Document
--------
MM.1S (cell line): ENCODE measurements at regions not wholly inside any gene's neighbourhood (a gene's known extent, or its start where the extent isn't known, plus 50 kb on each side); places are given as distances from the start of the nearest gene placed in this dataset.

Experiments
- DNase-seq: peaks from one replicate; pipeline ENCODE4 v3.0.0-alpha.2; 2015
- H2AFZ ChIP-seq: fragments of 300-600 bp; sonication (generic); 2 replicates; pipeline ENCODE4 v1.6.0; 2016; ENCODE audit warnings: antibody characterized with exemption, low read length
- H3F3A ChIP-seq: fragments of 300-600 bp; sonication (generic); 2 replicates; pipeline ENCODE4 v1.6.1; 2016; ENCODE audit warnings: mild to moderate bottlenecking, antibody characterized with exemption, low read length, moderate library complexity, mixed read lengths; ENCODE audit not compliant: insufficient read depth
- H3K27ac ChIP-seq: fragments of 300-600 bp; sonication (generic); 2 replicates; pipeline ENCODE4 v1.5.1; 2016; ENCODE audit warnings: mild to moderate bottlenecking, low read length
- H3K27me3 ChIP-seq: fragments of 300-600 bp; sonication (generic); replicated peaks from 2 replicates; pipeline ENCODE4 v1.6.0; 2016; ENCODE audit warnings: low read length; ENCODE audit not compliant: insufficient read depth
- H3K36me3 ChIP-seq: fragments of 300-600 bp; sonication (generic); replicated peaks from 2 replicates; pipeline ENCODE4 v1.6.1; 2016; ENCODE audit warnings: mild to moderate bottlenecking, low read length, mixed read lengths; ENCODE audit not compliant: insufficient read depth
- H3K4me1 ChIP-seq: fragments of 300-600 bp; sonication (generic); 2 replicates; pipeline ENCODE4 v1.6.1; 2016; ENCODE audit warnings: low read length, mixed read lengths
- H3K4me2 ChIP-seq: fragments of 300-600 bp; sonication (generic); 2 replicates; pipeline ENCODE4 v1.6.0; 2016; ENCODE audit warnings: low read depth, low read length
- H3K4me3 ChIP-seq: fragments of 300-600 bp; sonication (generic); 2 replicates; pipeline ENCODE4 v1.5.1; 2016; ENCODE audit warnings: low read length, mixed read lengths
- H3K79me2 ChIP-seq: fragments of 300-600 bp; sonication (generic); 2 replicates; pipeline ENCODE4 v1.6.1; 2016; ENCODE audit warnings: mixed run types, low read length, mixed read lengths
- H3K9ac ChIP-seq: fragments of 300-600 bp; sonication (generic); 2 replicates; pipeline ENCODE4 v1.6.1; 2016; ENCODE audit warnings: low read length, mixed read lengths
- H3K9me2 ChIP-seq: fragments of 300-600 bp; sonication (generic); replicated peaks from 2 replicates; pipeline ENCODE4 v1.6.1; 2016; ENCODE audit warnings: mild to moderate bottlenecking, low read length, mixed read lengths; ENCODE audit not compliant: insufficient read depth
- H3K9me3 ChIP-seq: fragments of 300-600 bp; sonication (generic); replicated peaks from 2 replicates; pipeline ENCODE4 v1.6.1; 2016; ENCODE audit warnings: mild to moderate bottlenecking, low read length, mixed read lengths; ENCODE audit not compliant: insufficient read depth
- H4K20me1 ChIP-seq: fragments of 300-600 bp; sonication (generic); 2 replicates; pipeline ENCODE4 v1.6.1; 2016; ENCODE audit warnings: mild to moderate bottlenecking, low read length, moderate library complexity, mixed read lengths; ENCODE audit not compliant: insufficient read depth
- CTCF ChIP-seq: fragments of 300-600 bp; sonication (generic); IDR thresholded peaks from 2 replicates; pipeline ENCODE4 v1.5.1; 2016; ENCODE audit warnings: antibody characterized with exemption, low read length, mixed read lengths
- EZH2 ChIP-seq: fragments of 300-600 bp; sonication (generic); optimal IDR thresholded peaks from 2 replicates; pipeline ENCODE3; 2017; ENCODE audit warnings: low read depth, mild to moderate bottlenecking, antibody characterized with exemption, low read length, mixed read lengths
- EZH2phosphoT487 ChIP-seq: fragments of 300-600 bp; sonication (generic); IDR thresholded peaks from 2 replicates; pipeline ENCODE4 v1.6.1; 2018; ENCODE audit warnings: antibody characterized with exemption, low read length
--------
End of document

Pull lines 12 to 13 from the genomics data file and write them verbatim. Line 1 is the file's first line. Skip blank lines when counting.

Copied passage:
- H3K79me2 ChIP-seq: fragments of 300-600 bp; sonication (generic); 2 replicates; pipeline ENCODE4 v1.6.1; 2016; ENCODE audit warnings: mixed run types, low read length, mixed read lengths
- H3K9ac ChIP-seq: fragments of 300-600 bp; sonication (generic); 2 replicates; pipeline ENCODE4 v1.6.1; 2016; ENCODE audit warnings: low read length, mixed read lengths